Fighting against Malaria: Prevent wars while waiting for the "miraculous" vaccine
The World Health Organization estimates that 300 million clinical cases of malaria occur annually and observed that during the 80's and part of the 90's its incidence increased. In this paper we explore the influence of refugees from civil wars on the incidence of malaria in the refugee-receiving countries. Using civil wars as an instrumental variable we show that for each 1,000 refugees there are between 2,000 and 2,700 cases of malaria in the refugee receiving country. On average 13% of the cases of malaria reported by the WHO are caused by forced migration as a consequence of civil wars.
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- Hoyt Bleakley, 2003. "Disease and Development: Evidence from the American South," Journal of the European Economic Association, MIT Press, vol. 1(2-3), pages 376-386, 04/05.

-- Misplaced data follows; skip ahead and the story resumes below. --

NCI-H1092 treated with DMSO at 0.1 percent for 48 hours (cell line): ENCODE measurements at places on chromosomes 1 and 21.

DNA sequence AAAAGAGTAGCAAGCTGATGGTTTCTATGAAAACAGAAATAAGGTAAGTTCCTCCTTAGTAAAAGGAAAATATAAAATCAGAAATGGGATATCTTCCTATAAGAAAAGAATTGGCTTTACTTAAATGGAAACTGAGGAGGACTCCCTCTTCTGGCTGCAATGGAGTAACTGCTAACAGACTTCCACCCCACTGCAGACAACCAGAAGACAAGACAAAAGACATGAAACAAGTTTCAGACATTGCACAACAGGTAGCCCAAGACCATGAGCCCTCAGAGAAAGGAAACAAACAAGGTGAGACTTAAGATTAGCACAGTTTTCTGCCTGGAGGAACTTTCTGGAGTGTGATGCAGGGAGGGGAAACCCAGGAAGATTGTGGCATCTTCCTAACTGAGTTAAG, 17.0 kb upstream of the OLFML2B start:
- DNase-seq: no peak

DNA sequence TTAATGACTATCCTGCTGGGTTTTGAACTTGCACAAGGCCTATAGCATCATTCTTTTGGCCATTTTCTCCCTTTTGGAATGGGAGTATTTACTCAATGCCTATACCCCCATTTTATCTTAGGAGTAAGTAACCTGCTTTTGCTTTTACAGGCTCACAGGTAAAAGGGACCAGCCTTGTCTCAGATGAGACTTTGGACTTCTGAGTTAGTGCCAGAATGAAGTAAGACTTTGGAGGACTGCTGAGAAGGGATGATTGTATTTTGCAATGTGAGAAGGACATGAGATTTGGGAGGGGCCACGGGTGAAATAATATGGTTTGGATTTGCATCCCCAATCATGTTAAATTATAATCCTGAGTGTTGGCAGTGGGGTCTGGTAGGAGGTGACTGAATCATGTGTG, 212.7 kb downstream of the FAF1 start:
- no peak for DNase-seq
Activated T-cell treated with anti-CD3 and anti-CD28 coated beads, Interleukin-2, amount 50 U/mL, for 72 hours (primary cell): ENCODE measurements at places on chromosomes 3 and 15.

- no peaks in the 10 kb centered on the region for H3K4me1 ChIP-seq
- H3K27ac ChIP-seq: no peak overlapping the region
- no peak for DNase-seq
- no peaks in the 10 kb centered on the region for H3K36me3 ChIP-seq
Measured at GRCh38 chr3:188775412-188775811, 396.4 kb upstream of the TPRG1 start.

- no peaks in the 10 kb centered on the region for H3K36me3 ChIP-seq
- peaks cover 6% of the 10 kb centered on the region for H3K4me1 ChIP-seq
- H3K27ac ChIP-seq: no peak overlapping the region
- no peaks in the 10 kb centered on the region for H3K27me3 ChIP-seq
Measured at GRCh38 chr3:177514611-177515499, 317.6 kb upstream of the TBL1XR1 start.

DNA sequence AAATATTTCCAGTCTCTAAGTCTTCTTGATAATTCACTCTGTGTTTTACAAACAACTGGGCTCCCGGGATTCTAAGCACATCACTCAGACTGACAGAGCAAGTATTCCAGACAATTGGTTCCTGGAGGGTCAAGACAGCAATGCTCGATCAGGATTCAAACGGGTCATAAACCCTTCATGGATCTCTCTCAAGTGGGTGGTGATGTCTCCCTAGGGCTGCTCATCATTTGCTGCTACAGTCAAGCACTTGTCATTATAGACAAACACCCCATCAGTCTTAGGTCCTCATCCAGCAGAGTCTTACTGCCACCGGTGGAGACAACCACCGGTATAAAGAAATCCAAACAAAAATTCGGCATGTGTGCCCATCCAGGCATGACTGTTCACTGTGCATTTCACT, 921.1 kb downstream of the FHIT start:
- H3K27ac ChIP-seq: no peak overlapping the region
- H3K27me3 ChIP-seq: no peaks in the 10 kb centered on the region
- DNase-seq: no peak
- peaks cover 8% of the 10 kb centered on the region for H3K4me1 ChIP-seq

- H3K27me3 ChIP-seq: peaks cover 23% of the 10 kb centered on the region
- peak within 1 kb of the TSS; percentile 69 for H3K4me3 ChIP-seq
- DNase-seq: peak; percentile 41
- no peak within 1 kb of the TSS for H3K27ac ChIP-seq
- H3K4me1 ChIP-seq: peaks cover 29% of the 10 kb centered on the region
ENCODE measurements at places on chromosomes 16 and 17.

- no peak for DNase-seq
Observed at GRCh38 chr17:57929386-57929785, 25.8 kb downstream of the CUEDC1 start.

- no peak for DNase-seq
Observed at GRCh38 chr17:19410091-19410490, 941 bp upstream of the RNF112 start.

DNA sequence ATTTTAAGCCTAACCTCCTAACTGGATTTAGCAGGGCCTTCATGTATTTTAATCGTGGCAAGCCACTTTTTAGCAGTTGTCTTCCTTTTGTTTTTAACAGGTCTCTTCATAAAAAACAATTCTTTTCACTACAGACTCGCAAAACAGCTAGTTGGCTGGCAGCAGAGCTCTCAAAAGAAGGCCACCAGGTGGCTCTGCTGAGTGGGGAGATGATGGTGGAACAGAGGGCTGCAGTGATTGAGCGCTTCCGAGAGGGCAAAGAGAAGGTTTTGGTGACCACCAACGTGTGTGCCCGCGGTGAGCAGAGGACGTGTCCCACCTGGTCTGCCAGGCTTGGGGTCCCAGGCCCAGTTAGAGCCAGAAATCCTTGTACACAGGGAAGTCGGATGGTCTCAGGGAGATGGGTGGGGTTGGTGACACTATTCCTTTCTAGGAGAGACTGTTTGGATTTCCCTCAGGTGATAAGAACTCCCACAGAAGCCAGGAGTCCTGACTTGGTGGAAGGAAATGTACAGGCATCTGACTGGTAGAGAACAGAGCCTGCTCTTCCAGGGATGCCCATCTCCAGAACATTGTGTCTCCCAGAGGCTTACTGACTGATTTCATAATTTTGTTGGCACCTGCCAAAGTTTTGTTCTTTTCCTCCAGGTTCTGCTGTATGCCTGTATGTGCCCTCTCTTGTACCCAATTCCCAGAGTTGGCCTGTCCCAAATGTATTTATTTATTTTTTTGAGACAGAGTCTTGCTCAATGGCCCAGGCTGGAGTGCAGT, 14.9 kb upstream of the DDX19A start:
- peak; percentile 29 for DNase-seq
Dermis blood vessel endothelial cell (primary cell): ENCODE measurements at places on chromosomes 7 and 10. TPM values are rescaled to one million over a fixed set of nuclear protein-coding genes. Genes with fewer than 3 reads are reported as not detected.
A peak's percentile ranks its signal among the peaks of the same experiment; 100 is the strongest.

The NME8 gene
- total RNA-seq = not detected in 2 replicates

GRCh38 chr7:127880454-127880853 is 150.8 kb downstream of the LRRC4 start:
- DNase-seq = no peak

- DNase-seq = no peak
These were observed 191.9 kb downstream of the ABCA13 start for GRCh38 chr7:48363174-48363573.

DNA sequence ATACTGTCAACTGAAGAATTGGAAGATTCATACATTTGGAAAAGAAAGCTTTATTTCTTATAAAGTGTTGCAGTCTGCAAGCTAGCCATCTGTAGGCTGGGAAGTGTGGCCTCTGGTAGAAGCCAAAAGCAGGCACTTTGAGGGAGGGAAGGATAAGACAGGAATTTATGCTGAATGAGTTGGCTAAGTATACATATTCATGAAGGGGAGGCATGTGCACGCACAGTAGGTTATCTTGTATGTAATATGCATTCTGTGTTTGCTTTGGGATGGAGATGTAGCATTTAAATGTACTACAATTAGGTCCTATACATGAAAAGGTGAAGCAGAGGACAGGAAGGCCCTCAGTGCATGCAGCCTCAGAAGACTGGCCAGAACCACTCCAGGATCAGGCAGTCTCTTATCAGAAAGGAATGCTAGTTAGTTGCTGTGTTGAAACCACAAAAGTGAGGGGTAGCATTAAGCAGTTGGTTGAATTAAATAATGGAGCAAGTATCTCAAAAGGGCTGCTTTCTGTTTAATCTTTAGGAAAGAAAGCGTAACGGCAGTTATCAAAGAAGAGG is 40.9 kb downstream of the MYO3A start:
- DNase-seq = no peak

- Daron Acemoglu & Simon Johnson & James Robinson, 2003. "Disease and Development in Historical Perspective," Journal of the European Economic Association, MIT Press, vol. 1(2-3), pages 397-405, 04/05.
- Daron Acemoglu & Simon Johnson & James A. Robinson, 2000.
"The Colonial Origins of Comparative Development: An Empirical Investigation,"
NBER Working Papers
7771, National Bureau of Economic Research, Inc.
- Daron Acemoglu & Simon Johnson & James A. Robinson, 2001. "The Colonial Origins of Comparative Development: An Empirical Investigation," American Economic Review, American Economic Association, vol. 91(5), pages 1369-1401, December.
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